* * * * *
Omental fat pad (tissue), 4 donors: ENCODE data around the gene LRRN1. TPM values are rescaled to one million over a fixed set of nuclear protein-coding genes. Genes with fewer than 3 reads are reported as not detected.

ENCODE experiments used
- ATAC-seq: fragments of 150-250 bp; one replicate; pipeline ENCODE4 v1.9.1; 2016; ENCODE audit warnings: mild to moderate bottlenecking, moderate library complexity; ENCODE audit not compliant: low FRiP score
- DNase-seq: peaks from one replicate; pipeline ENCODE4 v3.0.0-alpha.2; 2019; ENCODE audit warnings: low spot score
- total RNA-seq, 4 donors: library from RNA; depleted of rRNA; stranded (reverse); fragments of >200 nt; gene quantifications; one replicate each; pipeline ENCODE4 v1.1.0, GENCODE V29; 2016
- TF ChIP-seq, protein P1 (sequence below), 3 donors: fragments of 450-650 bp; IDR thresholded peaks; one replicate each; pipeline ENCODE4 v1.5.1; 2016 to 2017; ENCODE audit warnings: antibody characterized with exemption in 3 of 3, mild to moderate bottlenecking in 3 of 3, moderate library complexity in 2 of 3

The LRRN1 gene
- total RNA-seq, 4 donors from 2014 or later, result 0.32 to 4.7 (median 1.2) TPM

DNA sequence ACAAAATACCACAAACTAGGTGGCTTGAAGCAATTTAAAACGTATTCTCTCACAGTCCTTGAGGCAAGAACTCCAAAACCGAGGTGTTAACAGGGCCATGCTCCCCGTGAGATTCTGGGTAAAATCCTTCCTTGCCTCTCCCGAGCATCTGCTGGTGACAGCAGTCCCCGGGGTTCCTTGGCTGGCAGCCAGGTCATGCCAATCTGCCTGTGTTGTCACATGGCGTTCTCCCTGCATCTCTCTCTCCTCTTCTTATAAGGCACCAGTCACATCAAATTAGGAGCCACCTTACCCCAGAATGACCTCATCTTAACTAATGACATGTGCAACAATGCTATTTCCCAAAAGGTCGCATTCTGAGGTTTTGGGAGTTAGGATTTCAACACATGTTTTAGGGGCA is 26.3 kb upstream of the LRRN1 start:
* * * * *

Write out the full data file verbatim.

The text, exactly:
Omental fat pad (tissue), 4 donors: ENCODE data around the gene LRRN1. TPM values are rescaled to one million over a fixed set of nuclear protein-coding genes. Genes with fewer than 3 reads are reported as not detected.

ENCODE experiments used
- ATAC-seq: fragments of 150-250 bp; one replicate; pipeline ENCODE4 v1.9.1; 2016; ENCODE audit warnings: mild to moderate bottlenecking, moderate library complexity; ENCODE audit not compliant: low FRiP score
- DNase-seq: peaks from one replicate; pipeline ENCODE4 v3.0.0-alpha.2; 2019; ENCODE audit warnings: low spot score
- total RNA-seq, 4 donors: library from RNA; depleted of rRNA; stranded (reverse); fragments of >200 nt; gene quantifications; one replicate each; pipeline ENCODE4 v1.1.0, GENCODE V29; 2016
- TF ChIP-seq, protein P1 (sequence below), 3 donors: fragments of 450-650 bp; IDR thresholded peaks; one replicate each; pipeline ENCODE4 v1.5.1; 2016 to 2017; ENCODE audit warnings: antibody characterized with exemption in 3 of 3, mild to moderate bottlenecking in 3 of 3, moderate library complexity in 2 of 3

The LRRN1 gene
- total RNA-seq, 4 donors from 2014 or later, result 0.32 to 4.7 (median 1.2) TPM

DNA sequence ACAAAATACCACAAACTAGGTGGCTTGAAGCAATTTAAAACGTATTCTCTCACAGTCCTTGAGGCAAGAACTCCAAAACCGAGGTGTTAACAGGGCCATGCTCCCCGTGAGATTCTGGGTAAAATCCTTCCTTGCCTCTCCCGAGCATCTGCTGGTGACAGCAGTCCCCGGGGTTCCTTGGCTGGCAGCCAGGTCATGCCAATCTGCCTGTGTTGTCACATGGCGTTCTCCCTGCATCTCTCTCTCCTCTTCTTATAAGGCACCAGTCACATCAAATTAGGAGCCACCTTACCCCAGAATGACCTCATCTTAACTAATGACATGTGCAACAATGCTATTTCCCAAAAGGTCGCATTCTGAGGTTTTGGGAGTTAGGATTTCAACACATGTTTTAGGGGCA is 26.3 kb upstream of the LRRN1 start: